This power naturally translated into a literature that was bold, sweeping, innovative, and trend-setting. Poets experimented with form, and dramatists revived and reinvented the classical traditions of the Greeks and Romans. The dominant forms of English literature during the Renaissance were the poem and the drama. Among the many varieties of poetry one might have found in sixteenth century England were the lyric, the elegy, the tragedy, and the pastoral. Near the close of the English Renaissance, John Milton composed his epic Paradise Lost, widely considered the grandest poem in the language.
Conventions played a large part in how particular poetic styles were manifested. Expectations about style, subject matter, tone, and even plot details were well-established for each poetic genre. Even the specific occasion demanded a particular form of poetry, and these tried and true conventions were tacitly understood by all. Not infrequently, poetry of the era was intended to be accompanied by music. In any case, the general consensus among critics is that the chief aim of English Renaissance verse was to encapsulate beauty and truth in words.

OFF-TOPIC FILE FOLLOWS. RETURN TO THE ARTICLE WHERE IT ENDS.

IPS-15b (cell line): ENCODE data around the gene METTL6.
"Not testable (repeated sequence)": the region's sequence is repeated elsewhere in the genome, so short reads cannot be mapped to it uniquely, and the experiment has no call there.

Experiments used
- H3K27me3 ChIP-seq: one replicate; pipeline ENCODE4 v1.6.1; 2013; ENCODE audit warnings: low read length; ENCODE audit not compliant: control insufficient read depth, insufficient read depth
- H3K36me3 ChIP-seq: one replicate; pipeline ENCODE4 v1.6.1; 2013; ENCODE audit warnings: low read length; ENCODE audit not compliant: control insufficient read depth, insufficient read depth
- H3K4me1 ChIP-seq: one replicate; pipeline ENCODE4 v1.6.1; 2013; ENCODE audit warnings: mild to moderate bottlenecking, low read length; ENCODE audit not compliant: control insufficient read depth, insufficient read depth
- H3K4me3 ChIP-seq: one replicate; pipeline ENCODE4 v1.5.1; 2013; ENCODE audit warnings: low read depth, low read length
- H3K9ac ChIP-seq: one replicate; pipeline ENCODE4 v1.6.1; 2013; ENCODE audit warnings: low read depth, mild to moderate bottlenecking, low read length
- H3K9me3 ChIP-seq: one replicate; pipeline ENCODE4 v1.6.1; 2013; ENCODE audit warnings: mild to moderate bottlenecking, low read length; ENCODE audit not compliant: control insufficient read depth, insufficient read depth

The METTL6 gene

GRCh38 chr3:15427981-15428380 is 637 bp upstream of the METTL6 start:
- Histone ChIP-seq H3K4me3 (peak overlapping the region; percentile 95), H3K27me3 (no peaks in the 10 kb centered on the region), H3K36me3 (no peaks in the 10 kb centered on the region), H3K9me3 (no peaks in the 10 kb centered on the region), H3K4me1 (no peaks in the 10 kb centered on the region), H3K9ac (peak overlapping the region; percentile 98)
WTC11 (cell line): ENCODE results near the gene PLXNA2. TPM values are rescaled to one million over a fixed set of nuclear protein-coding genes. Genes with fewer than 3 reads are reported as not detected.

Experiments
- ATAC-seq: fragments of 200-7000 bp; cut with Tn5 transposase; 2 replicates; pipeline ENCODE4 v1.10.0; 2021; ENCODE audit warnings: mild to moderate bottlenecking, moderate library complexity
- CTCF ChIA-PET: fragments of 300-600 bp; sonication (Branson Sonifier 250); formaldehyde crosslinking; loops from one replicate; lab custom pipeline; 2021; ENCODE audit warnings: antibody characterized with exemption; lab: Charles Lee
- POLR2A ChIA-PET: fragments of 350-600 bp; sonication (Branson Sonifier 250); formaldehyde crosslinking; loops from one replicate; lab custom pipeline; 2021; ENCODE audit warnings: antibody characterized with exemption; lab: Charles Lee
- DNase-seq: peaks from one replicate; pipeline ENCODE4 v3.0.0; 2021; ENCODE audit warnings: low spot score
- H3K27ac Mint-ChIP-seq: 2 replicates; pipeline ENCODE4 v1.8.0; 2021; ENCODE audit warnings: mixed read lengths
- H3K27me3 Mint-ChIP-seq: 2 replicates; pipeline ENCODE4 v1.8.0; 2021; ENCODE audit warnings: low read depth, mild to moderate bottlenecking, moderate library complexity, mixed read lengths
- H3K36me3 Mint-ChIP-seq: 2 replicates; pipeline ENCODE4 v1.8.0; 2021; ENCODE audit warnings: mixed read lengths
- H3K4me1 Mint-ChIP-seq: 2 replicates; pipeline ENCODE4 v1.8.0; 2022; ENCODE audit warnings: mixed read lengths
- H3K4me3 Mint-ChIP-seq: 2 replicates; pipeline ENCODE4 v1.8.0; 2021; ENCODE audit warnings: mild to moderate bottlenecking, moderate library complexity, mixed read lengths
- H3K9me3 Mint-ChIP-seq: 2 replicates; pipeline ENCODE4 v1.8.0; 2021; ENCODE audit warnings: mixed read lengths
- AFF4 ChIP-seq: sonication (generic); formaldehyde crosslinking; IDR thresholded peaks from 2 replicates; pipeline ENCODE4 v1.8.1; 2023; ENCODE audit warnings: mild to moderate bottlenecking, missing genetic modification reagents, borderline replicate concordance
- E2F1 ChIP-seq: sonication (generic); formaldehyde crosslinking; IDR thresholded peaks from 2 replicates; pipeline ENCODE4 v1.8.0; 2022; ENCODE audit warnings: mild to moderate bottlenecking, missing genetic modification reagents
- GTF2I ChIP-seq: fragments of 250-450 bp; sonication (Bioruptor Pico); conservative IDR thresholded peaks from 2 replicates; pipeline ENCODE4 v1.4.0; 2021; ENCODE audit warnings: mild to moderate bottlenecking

English poetry of the period was ostentatious, repetitious, and often betrayed a subtle wit. One attribute that tended to set English letters apart from the Continent was the willingness to intermix different genres into a sort of hodgepodge, experimental affair. This pastiche style is exemplified in Edmund Spenser’s Faerie Queen, a long poem which mingled elements of romance, tragedy, epic and pastoral into an entertaining and still cohesive whole. English court life and the opinions of noble patrons had a profound influence on the direction of the arts.